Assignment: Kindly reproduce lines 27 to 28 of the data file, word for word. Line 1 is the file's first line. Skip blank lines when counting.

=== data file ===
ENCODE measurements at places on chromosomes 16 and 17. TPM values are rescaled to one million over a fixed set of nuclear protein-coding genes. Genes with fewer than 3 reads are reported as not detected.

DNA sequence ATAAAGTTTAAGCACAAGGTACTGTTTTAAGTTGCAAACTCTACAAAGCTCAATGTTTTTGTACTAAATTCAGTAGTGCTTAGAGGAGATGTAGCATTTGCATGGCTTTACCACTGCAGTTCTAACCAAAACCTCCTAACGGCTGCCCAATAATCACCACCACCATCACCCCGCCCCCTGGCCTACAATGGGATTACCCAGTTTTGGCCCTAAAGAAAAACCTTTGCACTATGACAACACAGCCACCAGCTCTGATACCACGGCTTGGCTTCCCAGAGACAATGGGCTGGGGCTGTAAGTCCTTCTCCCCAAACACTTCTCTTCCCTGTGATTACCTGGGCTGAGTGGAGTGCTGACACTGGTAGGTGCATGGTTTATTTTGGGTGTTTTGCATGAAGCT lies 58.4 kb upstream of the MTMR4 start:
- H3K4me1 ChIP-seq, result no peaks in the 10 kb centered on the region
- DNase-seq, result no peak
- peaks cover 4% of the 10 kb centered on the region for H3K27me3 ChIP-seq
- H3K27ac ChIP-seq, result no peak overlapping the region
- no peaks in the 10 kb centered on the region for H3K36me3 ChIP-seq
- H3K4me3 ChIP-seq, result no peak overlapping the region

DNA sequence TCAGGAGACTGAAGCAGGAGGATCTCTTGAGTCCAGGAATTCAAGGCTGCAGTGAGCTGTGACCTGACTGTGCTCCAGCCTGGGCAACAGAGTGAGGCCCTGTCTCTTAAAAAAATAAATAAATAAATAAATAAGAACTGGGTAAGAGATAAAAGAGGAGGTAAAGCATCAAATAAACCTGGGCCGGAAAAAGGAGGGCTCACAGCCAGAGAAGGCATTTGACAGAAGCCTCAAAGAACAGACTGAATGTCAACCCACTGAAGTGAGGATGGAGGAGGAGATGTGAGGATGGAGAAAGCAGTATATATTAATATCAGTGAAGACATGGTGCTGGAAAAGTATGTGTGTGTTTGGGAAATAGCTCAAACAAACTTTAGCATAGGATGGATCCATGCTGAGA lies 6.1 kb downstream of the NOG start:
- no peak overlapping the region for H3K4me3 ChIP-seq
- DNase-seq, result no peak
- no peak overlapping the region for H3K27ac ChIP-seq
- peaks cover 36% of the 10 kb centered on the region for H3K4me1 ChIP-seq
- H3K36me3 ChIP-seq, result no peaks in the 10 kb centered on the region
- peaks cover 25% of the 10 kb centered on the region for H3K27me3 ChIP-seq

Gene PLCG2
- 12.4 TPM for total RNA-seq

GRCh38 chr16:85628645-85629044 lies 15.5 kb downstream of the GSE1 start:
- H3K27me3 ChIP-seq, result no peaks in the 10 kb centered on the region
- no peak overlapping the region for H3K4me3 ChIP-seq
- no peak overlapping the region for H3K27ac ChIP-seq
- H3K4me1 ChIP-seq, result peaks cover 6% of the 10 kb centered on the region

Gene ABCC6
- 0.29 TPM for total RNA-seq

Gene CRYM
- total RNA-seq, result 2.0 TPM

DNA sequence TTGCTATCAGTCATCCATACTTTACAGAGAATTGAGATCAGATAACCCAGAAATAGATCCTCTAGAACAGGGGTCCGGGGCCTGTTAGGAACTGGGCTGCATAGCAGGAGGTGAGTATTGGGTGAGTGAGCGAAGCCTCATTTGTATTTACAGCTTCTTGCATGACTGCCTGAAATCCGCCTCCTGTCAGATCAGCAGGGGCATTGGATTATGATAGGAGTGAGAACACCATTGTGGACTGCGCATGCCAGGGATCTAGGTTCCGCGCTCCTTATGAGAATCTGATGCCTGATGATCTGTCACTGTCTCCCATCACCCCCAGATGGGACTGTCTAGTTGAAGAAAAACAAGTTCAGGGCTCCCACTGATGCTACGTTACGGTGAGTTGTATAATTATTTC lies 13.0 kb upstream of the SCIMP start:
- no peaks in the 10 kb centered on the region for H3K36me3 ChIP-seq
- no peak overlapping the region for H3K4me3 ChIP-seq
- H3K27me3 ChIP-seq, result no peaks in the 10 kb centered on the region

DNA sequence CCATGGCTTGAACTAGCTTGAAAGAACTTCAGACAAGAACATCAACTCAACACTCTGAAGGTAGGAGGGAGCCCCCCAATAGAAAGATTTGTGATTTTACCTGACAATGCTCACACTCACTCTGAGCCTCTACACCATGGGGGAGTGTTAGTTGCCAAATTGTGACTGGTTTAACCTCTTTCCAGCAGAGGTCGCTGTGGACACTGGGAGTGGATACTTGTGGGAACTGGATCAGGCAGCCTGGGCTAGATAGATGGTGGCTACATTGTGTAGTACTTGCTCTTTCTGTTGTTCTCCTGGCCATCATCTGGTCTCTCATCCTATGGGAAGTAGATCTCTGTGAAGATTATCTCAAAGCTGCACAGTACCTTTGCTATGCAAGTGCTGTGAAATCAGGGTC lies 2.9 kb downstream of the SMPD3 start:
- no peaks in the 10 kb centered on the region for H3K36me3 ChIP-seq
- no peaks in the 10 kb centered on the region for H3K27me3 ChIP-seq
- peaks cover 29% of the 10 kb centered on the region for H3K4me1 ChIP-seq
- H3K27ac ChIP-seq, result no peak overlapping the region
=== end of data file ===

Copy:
DNA sequence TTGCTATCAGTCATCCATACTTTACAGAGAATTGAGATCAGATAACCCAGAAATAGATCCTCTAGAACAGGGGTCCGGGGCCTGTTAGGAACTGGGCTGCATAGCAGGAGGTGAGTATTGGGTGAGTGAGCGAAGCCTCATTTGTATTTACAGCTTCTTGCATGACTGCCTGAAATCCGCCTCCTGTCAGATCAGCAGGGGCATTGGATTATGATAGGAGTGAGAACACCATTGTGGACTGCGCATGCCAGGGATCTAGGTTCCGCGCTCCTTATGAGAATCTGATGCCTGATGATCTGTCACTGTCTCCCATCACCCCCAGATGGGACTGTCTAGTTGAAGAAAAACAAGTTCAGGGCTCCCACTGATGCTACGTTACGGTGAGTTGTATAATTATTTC lies 13.0 kb upstream of the SCIMP start:
- no peaks in the 10 kb centered on the region for H3K36me3 ChIP-seq